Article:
“Would it be so strange if I were?”

“Yes. Aside from you being gay, you’re too young, too poor, too unfit, and too short. No offense. Are we done now?”

“No. I want to tell you a story my grandfather told me.”

“Look…” Paige hesitated as though groping to remember his name. “…Basil, I don’t want to hear about your grandfather. We’re finished now.”

“No, not yet. You’ll want to hear this. You see, he was a gunner on a PBY reconnaissance aircraft in World War 2 – you know, one of the flying boats. Near the end of the war he was on patrol over the Philippines with two other aircraft. All three developed engine trouble. Two went down in the jungle. Only my grandfather’s aircraft survived because they managed to get out over water before the engines quit completely.”

“What is wrong with you? Are you aware that I lost my father last month in a plane crash?” she said.

“Very much aware. And it was more of a splash, much like my grandfather’s. Your father’s Cessna wasn’t a seaplane, so…”

“What kind of sick bastard are you?”

“As I said, I don’t care for labels. You’ll find this part interesting: it’s about you. Something about your father’s accident brought an amusing thought to mind. At first I looked into it just out of whimsy, but then one datum led to another and I became intrigued. You see, my research reveals that your biological mother divorced your father before he made his pile on Wall Street, so she didn’t benefit much in the settlement. She didn’t even ask for custody of you. Why was that? Well, no matter; it is off topic. Then daddy hit it big, so it was your first stepmother who walked off with millions. By then you already were accustomed to being a spoiled little princess, but everything was OK because daddy was still earning the big bucks after the second divorce.”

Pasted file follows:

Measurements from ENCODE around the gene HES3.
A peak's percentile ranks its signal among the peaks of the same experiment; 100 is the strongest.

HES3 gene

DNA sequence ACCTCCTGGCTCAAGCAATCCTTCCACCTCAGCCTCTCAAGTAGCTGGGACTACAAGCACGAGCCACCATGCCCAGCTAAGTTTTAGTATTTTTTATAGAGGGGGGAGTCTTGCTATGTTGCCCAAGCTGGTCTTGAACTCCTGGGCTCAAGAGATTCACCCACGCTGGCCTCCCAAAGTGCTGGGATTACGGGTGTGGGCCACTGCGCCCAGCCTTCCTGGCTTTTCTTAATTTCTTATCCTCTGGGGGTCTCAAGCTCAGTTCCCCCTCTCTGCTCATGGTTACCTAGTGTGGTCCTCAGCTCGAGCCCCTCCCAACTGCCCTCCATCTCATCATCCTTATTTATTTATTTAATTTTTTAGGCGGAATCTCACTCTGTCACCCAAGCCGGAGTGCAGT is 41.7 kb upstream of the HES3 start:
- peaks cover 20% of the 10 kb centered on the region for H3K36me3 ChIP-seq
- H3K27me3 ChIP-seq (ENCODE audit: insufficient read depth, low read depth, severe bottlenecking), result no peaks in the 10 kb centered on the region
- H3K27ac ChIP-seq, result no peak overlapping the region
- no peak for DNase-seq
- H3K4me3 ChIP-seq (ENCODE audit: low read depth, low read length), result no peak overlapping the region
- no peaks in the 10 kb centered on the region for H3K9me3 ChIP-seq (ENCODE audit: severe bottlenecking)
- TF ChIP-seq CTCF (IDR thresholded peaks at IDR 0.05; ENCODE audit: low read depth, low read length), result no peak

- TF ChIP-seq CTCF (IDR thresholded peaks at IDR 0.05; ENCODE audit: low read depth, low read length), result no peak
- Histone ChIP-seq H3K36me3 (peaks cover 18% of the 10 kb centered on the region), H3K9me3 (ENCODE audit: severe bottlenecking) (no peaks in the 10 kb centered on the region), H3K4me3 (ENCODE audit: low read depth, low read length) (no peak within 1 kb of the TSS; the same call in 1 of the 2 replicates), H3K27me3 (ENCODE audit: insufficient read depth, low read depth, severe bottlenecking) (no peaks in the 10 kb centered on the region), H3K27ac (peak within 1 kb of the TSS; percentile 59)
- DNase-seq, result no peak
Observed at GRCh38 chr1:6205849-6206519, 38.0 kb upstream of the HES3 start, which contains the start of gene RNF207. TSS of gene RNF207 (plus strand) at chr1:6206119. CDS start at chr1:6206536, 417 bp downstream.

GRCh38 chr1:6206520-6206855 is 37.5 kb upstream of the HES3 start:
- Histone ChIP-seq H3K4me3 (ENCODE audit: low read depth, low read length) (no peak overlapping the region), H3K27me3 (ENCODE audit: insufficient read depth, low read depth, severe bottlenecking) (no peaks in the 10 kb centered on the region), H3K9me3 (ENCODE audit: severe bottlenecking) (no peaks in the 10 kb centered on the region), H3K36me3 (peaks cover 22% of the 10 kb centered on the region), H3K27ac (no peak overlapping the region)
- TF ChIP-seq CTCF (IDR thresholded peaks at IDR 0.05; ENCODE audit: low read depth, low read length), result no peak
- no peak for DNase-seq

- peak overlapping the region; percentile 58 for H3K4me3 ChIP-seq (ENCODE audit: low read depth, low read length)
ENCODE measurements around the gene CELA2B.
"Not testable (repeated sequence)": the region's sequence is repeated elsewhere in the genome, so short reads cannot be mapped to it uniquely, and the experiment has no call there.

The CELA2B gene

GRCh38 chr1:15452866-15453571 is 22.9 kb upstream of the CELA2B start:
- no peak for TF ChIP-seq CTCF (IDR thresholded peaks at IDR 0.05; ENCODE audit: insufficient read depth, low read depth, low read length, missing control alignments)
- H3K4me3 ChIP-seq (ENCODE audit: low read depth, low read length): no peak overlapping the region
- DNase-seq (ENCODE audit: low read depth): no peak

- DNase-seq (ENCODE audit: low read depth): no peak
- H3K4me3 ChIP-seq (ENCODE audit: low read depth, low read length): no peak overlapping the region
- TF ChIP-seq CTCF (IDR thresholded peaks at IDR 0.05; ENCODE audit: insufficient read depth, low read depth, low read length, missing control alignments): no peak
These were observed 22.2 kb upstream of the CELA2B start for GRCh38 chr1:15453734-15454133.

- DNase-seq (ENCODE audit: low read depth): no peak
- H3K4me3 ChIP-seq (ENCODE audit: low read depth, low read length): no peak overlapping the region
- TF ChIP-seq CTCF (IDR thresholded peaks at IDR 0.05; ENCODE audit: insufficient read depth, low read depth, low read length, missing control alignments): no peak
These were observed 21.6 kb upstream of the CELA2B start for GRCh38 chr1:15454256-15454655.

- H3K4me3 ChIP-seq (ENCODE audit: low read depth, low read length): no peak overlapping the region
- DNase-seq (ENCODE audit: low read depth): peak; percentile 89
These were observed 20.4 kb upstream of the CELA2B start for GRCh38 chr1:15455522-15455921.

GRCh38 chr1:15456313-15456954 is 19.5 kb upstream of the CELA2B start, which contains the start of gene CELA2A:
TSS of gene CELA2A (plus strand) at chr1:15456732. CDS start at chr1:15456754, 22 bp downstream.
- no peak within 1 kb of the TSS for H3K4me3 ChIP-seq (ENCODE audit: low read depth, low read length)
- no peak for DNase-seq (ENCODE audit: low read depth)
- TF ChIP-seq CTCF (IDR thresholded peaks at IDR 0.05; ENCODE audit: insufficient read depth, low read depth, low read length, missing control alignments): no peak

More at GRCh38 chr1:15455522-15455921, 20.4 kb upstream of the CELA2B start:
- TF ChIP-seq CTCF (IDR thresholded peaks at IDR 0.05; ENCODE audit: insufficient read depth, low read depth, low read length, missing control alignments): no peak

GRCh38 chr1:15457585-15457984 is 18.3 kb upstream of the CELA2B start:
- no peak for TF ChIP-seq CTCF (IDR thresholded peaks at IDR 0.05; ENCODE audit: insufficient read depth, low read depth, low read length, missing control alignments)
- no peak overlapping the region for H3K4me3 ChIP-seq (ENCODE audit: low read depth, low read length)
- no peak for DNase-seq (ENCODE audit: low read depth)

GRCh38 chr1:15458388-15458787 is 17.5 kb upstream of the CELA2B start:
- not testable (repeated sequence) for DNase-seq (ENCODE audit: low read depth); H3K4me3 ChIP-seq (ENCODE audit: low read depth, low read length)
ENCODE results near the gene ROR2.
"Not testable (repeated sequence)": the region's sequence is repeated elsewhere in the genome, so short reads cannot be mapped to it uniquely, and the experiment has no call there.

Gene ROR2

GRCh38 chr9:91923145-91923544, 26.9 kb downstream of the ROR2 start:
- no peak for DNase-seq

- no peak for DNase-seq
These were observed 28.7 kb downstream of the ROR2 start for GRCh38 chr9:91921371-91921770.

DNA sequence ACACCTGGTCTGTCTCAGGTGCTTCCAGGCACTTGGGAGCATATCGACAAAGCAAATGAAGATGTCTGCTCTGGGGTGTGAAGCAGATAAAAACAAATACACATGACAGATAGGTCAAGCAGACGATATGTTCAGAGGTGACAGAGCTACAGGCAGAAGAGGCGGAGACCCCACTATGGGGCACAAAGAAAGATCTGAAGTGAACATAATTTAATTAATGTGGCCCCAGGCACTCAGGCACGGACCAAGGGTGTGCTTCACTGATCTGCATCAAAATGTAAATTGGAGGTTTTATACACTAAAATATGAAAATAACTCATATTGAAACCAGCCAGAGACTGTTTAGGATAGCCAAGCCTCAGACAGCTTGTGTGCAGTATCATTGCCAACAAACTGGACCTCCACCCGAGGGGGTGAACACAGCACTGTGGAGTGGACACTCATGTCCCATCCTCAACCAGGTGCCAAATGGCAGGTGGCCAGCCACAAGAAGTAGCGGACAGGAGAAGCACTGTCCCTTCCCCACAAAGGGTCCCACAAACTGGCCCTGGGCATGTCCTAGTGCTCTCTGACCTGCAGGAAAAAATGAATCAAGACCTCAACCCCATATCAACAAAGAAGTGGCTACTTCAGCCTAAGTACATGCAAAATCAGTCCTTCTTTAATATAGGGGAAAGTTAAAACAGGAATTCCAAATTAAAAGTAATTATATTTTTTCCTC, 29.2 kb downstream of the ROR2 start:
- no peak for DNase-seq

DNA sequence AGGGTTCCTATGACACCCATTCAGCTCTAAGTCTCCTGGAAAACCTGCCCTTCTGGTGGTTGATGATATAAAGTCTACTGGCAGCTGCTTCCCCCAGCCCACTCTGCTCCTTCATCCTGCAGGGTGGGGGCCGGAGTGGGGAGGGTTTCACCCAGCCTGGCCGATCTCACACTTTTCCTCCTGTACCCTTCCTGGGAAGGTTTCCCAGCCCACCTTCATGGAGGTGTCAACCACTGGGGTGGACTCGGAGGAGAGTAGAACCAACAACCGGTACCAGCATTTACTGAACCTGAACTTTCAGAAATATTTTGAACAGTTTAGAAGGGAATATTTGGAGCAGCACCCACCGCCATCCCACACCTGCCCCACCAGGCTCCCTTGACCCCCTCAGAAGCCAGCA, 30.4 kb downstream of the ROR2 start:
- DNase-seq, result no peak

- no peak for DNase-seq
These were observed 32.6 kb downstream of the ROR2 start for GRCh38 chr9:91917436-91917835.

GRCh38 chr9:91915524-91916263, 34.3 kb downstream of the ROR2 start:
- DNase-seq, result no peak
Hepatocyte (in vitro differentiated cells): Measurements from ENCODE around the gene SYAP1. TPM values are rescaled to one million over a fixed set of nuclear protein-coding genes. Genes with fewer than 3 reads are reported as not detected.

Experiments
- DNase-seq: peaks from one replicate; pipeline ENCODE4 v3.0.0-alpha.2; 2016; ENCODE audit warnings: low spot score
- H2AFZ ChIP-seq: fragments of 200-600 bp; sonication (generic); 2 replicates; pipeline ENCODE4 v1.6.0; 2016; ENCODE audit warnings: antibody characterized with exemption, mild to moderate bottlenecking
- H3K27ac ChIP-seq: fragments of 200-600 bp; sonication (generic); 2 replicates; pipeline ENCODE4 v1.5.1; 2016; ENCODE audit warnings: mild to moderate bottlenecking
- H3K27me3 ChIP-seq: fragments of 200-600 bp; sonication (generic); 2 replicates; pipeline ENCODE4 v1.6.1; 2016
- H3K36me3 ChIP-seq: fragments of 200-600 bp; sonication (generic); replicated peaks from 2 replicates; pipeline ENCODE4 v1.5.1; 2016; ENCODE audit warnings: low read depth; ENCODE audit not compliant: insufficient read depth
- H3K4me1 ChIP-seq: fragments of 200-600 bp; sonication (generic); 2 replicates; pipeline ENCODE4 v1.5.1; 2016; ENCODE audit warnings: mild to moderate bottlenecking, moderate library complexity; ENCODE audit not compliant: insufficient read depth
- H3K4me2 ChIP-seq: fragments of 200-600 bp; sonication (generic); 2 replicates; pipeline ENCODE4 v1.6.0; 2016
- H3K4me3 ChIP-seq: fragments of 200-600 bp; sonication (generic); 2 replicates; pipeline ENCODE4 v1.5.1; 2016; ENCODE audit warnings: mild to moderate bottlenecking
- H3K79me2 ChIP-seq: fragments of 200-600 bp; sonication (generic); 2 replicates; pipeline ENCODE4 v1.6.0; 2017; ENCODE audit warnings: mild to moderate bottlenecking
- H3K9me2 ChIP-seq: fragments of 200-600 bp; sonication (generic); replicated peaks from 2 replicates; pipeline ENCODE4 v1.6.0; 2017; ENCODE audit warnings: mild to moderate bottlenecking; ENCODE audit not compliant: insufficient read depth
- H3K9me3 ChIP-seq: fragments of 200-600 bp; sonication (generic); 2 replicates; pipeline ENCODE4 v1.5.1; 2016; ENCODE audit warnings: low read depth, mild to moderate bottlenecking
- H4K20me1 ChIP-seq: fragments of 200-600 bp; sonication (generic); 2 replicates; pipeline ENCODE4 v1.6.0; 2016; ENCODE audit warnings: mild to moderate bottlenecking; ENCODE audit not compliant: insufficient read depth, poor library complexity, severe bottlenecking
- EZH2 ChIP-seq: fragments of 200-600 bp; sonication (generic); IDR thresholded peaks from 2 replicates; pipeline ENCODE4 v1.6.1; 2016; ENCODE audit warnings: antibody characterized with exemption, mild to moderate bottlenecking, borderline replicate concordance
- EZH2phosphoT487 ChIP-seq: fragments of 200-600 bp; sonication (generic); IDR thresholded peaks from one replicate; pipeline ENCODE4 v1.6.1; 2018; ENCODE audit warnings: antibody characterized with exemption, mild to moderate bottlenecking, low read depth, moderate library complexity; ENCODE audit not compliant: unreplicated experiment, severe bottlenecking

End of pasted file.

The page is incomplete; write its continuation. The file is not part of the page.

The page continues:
“You’ve been investigating my family and our finances? Why? You are jealous of me, aren’t you?” she said. “You would like to be me.”

“You or Toby,” he answered honestly.

“Toby is a moron.”